The Bellevue city council ultimately opted for the NE 6th station.
NE 6th Station

Yesterday the Sound Transit Board unanimously approved the Bellevue Council’s recommendation for cost savings, including numerous noise mitigation projects but a relatively poor site for the downtown station. I’ve said my piece on this subject, but here are some explanations from Board members with solid urbanist credentials:

Seattle Councilmember Richard Conlin: “Fundamentally it’s because this keeps the process moving without throwing it back into more confusion, and recognizes the good work that Claudia did in getting the $5 million for ped improvements, ensuring that ST will not be asked to pay for the HOV lane, and getting this to be required approval for the light rail line so that we do not have to fear further litigation or delay from Bellevue. Also, the ST ten minute walk statistics showed that the losses were minor for moving to the 6th avenue station and there was no measurable ridership loss.”

Seattle Mayor Mike McGinn: “The design and cost savings were a compromise with Bellevue that moves the project forward.”

Bellevue Councilmember Claudia Balducci did not offer a comment in time for publication.

107 Replies to “ST Board Rubber-Stamps Bellevue Decision”

  1. Well, now I guess we’ll just have to wait until ST4 for the Ballard -> Issaquah line for a chance to get service through downtown Bellevue.

      1. I think the STB crowd needs a refresher course on how totally-never-going-to-happen a second Bellevue line is.

        The current East Link project did not even bother to apply for FTA funds, because the result was an essentially guaranteed “not recommended” rating. Why? Because it is inherently expensive, and it serves so few areas with all-day demand (and serves those areas so terribly) that the very best ridership estimates are depressingly lackluster.

        That doesn’t mean a lake crossing was unnecessary, just that the way the cost-benefit pencils out is not particularly… inspiring.

        So how do you think a second crossing, where no easily-convertible lanes are preexisting, and which would mostly serve to siphon demand from the existing line across the one inarguable choke point (the lake), would pencil out? “Ridiculously not recommended” would be an understatement.

        There will be no cross-520 train. There will be no Sand Point Tunnel. There will be no Bellevue re-do, and no chance to fix this week’s fatal error.


  2. Yep. After all the effort it took to get this far, ST wasn’t going to through the project back into uncertainty. And given the conservative background of a lot of the Bellevue City Council, the prospects of getting more funding for a better solution were almost exactly zero.

    So ST took what they could get, and locked Bellevue into the project just a little bit more. It is not optimal, but it is still a big step for Bellevue.

    Why give KF another shoot at derailing East Link? Approve it a move forward.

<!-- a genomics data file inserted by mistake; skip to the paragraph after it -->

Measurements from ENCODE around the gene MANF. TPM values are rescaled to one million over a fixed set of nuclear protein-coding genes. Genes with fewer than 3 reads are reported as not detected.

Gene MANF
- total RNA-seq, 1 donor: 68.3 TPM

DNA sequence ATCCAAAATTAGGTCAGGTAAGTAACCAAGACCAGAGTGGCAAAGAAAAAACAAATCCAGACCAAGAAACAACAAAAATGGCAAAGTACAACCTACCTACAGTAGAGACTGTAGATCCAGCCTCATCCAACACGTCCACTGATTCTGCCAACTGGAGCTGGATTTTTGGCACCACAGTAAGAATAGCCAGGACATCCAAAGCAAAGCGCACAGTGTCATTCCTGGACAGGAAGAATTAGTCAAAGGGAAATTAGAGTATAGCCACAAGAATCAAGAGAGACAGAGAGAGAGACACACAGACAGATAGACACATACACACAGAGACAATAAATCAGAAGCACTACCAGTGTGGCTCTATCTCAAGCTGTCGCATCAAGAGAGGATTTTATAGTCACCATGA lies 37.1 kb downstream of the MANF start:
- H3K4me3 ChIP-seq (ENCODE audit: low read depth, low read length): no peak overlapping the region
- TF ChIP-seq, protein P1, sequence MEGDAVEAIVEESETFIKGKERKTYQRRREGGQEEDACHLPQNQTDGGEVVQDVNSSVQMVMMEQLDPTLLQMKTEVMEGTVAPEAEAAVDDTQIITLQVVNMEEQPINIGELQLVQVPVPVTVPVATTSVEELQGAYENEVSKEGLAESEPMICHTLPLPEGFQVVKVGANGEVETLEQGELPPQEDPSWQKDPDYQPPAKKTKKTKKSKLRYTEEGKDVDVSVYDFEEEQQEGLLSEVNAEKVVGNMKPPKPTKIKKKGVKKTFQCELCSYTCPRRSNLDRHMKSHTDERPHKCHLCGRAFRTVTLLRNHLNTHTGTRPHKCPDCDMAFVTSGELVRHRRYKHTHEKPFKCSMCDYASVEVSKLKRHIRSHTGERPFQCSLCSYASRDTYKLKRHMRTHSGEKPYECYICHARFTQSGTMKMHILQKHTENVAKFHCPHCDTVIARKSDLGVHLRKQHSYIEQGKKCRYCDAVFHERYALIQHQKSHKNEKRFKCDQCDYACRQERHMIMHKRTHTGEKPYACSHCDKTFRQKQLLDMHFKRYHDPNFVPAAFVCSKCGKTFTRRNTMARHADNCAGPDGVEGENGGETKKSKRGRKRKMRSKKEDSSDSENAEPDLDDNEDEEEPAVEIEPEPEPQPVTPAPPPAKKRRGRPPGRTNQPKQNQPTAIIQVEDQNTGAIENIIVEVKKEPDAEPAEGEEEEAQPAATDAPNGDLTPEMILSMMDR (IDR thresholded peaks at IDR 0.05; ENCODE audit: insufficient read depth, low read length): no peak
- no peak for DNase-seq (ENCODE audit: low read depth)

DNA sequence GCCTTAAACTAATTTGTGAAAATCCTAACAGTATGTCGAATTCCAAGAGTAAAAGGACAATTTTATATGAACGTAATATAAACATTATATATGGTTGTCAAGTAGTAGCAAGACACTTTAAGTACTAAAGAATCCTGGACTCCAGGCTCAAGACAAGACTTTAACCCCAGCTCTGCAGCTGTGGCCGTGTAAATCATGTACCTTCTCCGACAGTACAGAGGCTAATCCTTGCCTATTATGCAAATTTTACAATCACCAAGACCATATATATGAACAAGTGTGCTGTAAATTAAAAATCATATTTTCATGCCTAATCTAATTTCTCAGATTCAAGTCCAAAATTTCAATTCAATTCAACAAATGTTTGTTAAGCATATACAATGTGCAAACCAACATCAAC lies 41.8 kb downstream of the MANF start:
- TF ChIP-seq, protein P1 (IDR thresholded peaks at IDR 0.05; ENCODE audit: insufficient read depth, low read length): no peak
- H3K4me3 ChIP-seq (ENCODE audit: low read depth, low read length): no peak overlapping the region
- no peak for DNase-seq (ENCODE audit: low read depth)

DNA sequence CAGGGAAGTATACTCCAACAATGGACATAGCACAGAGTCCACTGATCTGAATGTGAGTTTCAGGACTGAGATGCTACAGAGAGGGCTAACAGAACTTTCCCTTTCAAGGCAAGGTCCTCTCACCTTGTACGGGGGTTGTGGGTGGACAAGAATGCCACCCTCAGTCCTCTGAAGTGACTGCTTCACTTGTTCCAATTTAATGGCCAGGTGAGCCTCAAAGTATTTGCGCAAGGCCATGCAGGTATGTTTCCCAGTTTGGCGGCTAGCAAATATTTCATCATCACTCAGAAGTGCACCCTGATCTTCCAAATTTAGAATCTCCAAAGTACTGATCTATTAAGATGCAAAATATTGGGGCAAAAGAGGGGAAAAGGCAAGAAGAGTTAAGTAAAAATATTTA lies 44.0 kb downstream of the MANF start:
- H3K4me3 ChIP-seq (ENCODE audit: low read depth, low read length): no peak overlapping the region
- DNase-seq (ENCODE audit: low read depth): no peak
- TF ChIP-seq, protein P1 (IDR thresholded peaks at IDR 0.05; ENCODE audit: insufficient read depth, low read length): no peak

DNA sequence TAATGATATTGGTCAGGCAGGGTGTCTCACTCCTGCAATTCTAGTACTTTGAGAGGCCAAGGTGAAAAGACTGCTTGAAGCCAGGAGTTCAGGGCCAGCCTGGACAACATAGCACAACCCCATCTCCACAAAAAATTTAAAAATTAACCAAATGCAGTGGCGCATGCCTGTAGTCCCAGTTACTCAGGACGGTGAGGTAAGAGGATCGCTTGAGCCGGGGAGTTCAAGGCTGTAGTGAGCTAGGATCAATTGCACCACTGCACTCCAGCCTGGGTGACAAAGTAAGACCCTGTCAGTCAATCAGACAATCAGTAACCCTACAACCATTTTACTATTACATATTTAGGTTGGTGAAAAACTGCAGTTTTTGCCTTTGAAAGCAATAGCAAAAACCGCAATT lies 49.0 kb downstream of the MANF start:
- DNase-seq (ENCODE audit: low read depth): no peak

1. I believe that ST board has underestimated the vileness of the Bellevue pols.

      This is what I predict: the City of Bellevue will refuse to provide the millions it needs to provide in order to build the unnecessary tunnel.

      With insufficient money, this will cause the entire project to be suspended, delayed, or cancelled. Which was probably Kemper Freeman’s original plan.

      At this point, ST should be spending serious work on getting a standalone ridership and environmental impact study for an “East Link” which terminates at South Bellevue. Because they just approved an *unfunded* route for the portion through downtown Bellevue.

  3. And of course no apologies for blowing 1/4 Billion on a pointless tunnel, with several sharp 90 degree turns, with really low speed limits that adds extra distance and time for everyone riding the line through Bellevue forever. Maybe the ST-art could be a harmonious wheel squeal symphony, as the train meanders near BTC, ‘out of sight, but certainly not out of earshot’.

    1. The sharp 90-degree turns will still be faster than waiting at the stoplights on the Bellevue streets, with cycles of 3 minutes a piece.

      1. Would have been.

        But now that the station is where it is, zero light cycles (as well as negligible distance) will be saved for all the additional expense and turn-making.

      2. Could you please explain? If Link were running on the surface through downtown, it would be making those same 90-degree turns, but with 12 minutes of wait at stoplights thrown into it (3 minutes per light * 4 lights). You may have to wait for more more light than the ideal solution, as a pedestrian, after you get off, but the train won’t have to wait for any stoplights in the downtown Bellevue area.

        If we want the train to be usable for Redmond->downtown traffic, avoiding the stoplights is key.

      3. I thought we were talking about additional cycles of waiting as a pedestrian.

        The argument here is that now that the station literally hangs over the edge of 112th, rendering the tunnel completely superfluous, it would have been only marginally worse (and hundreds of millions of dollars less expensive) to just run the thing elevated straight up 112th.

        Still ridiculously sub-par, but only marginally worse than what we’re getting. Still grade-separated, and exactly the same number of pedestrian light cycles from the actual places people are going.

      4. That I do agree with. But what’s done is done. Ultimately, ST’s decision comes down to the fact that saying no means more delay, and more risk that project won’t actually happen at all.